Let's nurture the wanderer & explorer in us
& let it lead us to consciousness expanding adventures
because adventures are good for the Soul
Climbing a mountain is a child's play if you are a kid. Not so much, otherwise. The mind is like a library, or like a prolific author. It has a lot to say about everything, and when it comes to mountains, it pulls out a tome that classifies trekking or mountaineering as a walk that mocks gravity, and a walk that defies sanity. But what about courage and adventure, a part of me retaliates in horror and disgust. The mind quickly responds – You grew up, which essentially means, you outgrew it.
Ergo, this sole mountain that I walked up and down will always be one of the class acts of my life. I was about fifteen, freckles and glasses, an athlete, a reader and a dreamer undercover in the world of stifling academia. Yes, school will forever be a place where my intelligence, curiosity, eccentricity was flipped upside down, and was gradually led to a noose. The opposite of school was this mountain.
It was a Saturday, sunny and humid, and Mum and I met this rip-roaring group of mountaineers who climbed very often, and were part of a mountaineering club that planned expeditions on mountains – known and obscure. These were people who held regular jobs and had kids – most of them worked in banks and brought their kids along on the mountains. I don’t know how a mountaineer and a banker can live in the same person. For me, the polarity of the two roles would tear away at my sanity; I could only be one or the other.
We had to travel a long way to get to the base of the mountain, which usually is the case unless you are lucky enough to be in a city that did not tear down nature to make way for our species. The journey was as thrilling as a necessary means to an exciting end. It took us about 5-6 hours to get to Junnar, Pune from Mumbai. We changed several buses, waited at more than a couple of bus stops, and interacted the heck away.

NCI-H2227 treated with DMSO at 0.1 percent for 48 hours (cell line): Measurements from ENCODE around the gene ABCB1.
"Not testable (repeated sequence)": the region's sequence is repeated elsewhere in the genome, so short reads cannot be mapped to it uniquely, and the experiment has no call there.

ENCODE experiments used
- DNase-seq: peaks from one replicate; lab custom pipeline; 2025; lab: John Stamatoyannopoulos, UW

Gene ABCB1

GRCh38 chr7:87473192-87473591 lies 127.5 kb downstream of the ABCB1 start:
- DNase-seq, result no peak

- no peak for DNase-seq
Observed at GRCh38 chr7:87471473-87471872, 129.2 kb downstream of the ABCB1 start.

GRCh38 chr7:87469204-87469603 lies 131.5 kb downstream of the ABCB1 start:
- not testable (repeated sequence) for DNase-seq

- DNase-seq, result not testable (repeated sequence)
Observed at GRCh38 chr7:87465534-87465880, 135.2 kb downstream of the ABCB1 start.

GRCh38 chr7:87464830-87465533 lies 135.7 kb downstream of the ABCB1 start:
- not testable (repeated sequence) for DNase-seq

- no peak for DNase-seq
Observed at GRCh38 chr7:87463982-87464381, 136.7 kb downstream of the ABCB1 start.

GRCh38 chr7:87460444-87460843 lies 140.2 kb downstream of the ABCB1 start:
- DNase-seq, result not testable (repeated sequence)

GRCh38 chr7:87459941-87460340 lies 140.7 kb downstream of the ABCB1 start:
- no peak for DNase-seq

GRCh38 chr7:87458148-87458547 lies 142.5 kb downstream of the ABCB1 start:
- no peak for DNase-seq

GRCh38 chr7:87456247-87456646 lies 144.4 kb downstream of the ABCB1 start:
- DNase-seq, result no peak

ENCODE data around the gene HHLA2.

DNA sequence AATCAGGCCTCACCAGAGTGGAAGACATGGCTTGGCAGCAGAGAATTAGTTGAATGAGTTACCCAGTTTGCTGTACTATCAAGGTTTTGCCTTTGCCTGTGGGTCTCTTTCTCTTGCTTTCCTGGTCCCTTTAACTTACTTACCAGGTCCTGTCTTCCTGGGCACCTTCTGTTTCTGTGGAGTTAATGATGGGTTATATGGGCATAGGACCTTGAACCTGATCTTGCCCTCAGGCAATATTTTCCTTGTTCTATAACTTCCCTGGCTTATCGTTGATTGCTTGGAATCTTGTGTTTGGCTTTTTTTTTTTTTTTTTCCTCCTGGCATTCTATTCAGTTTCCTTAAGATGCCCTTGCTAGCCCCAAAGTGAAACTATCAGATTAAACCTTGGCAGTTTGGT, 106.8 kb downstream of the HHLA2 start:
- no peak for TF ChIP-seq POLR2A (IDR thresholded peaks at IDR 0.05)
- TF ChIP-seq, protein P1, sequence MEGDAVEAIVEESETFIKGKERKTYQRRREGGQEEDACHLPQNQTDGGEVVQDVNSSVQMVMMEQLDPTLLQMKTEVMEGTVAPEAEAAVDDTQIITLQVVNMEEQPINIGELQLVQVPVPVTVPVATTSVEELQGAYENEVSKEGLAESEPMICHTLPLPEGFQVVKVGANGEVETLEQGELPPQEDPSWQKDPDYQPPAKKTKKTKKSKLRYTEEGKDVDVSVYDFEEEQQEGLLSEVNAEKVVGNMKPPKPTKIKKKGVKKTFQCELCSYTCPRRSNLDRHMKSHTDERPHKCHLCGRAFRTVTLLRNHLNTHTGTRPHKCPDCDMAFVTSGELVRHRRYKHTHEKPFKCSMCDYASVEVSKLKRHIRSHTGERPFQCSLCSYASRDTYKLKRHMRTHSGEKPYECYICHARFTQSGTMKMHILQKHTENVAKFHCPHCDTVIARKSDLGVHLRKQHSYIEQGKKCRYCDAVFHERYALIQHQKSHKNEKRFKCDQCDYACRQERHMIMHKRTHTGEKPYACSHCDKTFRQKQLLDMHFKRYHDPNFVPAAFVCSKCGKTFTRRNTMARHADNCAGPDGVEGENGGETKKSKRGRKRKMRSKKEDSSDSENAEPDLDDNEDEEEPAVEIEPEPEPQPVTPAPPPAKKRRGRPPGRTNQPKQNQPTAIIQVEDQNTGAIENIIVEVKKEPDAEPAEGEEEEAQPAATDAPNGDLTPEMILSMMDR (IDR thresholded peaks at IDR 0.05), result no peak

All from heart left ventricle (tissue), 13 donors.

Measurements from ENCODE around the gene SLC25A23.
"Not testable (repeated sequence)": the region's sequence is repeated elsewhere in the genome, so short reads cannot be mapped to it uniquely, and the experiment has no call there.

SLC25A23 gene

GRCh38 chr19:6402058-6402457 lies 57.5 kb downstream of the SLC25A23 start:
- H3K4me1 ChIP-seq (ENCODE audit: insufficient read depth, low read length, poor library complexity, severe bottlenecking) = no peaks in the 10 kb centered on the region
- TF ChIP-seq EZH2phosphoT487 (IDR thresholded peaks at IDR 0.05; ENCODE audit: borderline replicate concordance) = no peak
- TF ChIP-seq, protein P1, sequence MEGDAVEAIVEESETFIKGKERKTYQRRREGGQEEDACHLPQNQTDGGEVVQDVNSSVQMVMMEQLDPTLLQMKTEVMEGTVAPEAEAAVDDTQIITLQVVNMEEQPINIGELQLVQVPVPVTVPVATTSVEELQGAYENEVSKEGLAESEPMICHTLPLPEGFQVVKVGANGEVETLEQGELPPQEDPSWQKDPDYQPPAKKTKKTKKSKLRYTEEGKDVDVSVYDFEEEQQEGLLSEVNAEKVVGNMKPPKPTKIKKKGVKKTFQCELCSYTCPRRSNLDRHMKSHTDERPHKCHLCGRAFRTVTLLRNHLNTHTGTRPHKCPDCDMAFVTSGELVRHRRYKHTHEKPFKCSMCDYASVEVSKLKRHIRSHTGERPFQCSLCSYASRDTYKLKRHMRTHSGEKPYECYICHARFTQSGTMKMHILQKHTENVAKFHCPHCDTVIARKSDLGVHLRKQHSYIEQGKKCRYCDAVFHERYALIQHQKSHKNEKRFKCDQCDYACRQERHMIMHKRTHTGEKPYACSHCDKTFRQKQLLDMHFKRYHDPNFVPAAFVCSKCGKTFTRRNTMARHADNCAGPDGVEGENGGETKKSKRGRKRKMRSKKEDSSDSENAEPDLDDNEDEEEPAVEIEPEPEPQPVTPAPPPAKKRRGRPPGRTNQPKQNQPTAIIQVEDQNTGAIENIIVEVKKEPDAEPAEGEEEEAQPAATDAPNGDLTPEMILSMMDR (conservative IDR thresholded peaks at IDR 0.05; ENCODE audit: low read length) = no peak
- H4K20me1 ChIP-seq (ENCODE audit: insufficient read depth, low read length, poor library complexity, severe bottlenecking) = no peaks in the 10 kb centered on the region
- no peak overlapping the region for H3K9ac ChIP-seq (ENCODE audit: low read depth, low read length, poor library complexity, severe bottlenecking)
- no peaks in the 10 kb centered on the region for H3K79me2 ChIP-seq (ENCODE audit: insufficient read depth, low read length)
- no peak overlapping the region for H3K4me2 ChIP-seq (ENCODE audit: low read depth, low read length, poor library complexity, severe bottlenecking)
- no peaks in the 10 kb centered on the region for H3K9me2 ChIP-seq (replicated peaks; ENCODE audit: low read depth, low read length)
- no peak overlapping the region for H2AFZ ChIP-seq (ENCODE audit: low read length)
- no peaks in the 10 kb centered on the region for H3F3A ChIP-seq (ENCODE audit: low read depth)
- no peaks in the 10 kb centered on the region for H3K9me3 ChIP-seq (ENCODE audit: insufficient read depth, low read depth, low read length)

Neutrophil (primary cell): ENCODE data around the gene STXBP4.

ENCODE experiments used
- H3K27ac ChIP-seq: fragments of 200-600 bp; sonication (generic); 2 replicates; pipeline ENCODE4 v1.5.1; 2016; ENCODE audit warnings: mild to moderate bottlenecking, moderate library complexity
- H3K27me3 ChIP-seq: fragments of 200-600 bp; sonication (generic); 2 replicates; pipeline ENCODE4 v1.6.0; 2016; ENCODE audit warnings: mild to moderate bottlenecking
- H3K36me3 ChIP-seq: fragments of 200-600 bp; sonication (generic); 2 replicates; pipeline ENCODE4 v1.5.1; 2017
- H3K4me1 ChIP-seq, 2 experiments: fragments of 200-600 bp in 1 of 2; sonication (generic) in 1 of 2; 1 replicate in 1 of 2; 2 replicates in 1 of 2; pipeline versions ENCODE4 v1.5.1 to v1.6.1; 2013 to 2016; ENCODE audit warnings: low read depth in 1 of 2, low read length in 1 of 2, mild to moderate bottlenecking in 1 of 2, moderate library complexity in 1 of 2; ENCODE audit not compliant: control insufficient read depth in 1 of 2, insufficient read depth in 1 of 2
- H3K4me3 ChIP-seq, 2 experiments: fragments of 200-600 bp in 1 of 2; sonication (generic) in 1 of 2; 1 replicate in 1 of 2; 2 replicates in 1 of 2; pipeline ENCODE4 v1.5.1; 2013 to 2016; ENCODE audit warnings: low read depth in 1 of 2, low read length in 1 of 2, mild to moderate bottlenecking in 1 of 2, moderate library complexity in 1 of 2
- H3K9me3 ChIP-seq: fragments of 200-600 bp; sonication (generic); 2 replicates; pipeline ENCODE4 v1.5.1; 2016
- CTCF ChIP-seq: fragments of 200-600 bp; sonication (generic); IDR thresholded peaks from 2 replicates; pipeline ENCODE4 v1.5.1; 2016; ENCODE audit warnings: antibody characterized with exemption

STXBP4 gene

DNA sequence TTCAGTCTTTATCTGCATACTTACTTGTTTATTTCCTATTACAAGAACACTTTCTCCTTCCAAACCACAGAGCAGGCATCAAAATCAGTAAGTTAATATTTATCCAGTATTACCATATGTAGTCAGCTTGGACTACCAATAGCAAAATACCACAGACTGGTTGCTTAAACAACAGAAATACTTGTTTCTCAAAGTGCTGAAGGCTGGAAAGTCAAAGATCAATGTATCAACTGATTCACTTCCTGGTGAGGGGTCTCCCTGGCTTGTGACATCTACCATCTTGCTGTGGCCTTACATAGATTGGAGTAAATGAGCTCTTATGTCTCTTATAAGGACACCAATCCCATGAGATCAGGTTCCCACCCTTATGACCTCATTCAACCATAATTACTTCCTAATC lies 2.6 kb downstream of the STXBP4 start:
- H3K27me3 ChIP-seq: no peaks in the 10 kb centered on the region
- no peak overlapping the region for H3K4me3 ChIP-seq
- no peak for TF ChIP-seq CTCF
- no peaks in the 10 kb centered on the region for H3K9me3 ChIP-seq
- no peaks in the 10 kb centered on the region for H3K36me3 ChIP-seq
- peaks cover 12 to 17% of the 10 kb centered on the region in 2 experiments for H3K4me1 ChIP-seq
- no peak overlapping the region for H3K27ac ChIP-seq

We were pummeled by gusts of hot air when we finally got to the base of this rock fortress, this bastion of adventure which towered 2750 ft. above sea level. It was about 5:30 pm, and the briefing began. As with any organized climb, there were rules, protocols and leaders to follow. We were divided into different groups based on our age, which meant Mum and I went our separate ways. I don’t know how hard it was for my super protective mum to let me out of her sight on a climb into the wild and into the unknown. But there we were, separated but excited, and a little cold. It was 7 pm, the sun was setting, part of the giant monolith was clad in darkness and part of it stood in the eerie blaze of twilight. The rules were simple – climb, don’t fall off the edge, and don’t get lost. Fair enough, I thought.
We set off in darkness, dreamers and explorers on an adventure. The wind roared in our ears, and the sky was a serene, black, cloudless sea. We didn't have any flashlights; the light of the moon led the way, and we marched in silence to the drum of our own beat. The mountain started off with a rock strewn field that gradually climbed up. It was more like walking through a forest, except when you turned back; you saw the land falling away hundreds of feet to the ground. As we climbed higher, the slope got steeper and there were boulders of all sizes looming everywhere. We had to carefully navigate between the boulders, climb onto ledges and steps carved naturally into the rock face, and avoid getting our legs onto stones that would roll off into the void. I remember being breathless, and I remember this distinct moment when I turned back, and all I saw was darkness and the jungle and the vestiges of a hidden valley. It was like staring into an abyss. I hurried along to keep up with the group. We only rested a couple of times, and the entire trekking excursion only took 3-4 hours. My legs were toast by the time we made it to our camp, which essentially was a cave cut into the mountain face.